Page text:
Fear of public speaking
If you want to be free from your fear of public speaking, if you want to feel comfortable and natural when talking in front of groups, then welcome to the MindSpa phobia clinic.
You're in the right place because the fear of public speaking is one of the most common phobias we treat. So although it can feel like you are the only one, or yours is worse than anyone else's, you are not alone and even extreme phobias can be cured.
What is fear of public speaking?
Fear of public speaking is a form of social phobia - an intense and irrational fear of being judged by others when speaking in front of them - or of being embarrassed or humiliated in such situations - causing dread, panic and avoidance.
Sufferers recognise that their fear is excessive or unreasonable but they feel powerless to do anything to change their responses. So the feared situations - such as presentations, wedding speeches, meetings or even one-to-ones - are avoided or else endured with intense anxiety or distress.
In work situations the fear most commonly occurs around formal presentations and meetings. It can then spread out to smaller groups, to conference calls, to informal situations like one-on-one conversations (especially with more senior people) and to things like introducing oneself on a course. It can then even spill into social situations with friends and family.
How it manifests itself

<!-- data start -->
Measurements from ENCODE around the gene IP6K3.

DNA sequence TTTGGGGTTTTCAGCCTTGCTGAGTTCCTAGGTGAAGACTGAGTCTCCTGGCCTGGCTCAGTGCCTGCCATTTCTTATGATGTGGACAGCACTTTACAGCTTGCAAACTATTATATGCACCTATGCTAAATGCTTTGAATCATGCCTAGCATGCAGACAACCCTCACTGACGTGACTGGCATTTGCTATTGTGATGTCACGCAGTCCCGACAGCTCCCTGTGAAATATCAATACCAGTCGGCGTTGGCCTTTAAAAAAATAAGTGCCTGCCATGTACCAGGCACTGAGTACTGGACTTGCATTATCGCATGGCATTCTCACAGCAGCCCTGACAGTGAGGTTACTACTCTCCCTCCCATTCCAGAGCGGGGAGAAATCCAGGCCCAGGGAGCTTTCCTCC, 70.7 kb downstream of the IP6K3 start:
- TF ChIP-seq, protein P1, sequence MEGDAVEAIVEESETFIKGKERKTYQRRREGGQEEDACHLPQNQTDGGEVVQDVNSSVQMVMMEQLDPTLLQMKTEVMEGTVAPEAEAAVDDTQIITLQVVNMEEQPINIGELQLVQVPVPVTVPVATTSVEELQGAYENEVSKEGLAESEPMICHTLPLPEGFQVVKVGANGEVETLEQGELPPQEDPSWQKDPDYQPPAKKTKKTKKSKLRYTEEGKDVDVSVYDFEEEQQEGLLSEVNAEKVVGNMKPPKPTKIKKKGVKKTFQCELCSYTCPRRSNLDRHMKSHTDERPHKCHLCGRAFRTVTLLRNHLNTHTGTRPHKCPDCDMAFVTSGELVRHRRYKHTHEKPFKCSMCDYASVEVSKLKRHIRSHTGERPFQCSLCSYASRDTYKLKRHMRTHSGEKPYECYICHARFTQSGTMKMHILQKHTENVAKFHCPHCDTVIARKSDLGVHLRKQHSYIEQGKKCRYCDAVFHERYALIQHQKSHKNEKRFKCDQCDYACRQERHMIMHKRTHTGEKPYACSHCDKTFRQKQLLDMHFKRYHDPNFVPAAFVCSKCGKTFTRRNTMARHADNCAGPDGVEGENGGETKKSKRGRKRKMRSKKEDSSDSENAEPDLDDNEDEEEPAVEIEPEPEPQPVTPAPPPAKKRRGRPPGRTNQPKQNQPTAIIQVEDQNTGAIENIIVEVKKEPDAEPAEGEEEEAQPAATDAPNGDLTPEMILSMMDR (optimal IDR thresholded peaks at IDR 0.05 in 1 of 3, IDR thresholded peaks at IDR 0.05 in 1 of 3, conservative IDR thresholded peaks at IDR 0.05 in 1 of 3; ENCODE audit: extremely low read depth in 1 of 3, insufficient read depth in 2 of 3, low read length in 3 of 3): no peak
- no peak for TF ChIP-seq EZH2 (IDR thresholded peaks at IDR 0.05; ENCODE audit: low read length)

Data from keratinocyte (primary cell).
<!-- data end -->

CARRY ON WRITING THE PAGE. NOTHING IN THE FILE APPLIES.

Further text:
When sufferers feel that all eyes are upon them - "the spotlight effect" - their acute self-awareness makes it very difficult to focus on what is going on around them, to remember their speech, to read from notes or follow a meeting. Their mind goes blank. Their distress is further fueled by their efforts to hide or mask their discomfort which may become apparent through blushing, sweating, shaking, twitching, or an inability to speak normally or coherently.
Some of these feelings may be present for some time before the event - weeks and even months beforehand - and may be accompanied by sleeping problems and loss of appetite. Life becomes a nightmare from the moment they know they have to speak. It can feel like a death sentence. Not only that, but the feelings may linger afterwards as the sufferer analyses and ruminates on how they did and how other people may have judged them.
Fear of public speaking is distinguished from shyness by the intense, often debilitating, fear it generates. At its worst it will end in a panic attack. So it's way beyond shyness or butterflies. This is hardcore fear.
Who does it affect?
Most people with a fear of public speaking are normal, intelligent, happy and well-balanced. They often come across to friends and colleagues as confident and outgoing.